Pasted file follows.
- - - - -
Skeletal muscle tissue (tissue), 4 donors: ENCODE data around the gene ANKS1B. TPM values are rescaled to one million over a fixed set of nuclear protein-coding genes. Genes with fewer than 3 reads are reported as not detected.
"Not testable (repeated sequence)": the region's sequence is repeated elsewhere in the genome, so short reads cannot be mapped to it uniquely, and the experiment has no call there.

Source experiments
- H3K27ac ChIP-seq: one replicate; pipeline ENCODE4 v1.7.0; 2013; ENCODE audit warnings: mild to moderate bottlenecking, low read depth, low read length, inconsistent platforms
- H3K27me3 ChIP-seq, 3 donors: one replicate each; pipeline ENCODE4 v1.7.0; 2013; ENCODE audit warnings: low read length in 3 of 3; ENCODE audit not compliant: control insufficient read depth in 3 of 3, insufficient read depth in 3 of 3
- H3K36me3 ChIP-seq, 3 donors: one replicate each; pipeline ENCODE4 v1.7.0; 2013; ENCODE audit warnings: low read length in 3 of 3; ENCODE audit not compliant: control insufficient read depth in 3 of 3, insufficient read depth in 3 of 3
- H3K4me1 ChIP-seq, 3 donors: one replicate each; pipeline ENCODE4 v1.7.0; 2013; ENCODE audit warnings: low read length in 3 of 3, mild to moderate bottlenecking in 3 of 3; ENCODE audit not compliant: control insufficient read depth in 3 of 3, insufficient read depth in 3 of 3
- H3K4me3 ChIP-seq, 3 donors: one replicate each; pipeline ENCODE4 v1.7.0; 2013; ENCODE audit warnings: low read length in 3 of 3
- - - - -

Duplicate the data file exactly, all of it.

Skeletal muscle tissue (tissue), 4 donors: ENCODE data around the gene ANKS1B. TPM values are rescaled to one million over a fixed set of nuclear protein-coding genes. Genes with fewer than 3 reads are reported as not detected.
"Not testable (repeated sequence)": the region's sequence is repeated elsewhere in the genome, so short reads cannot be mapped to it uniquely, and the experiment has no call there.

Source experiments
- H3K27ac ChIP-seq: one replicate; pipeline ENCODE4 v1.7.0; 2013; ENCODE audit warnings: mild to moderate bottlenecking, low read depth, low read length, inconsistent platforms
- H3K27me3 ChIP-seq, 3 donors: one replicate each; pipeline ENCODE4 v1.7.0; 2013; ENCODE audit warnings: low read length in 3 of 3; ENCODE audit not compliant: control insufficient read depth in 3 of 3, insufficient read depth in 3 of 3
- H3K36me3 ChIP-seq, 3 donors: one replicate each; pipeline ENCODE4 v1.7.0; 2013; ENCODE audit warnings: low read length in 3 of 3; ENCODE audit not compliant: control insufficient read depth in 3 of 3, insufficient read depth in 3 of 3
- H3K4me1 ChIP-seq, 3 donors: one replicate each; pipeline ENCODE4 v1.7.0; 2013; ENCODE audit warnings: low read length in 3 of 3, mild to moderate bottlenecking in 3 of 3; ENCODE audit not compliant: control insufficient read depth in 3 of 3, insufficient read depth in 3 of 3
- H3K4me3 ChIP-seq, 3 donors: one replicate each; pipeline ENCODE4 v1.7.0; 2013; ENCODE audit warnings: low read length in 3 of 3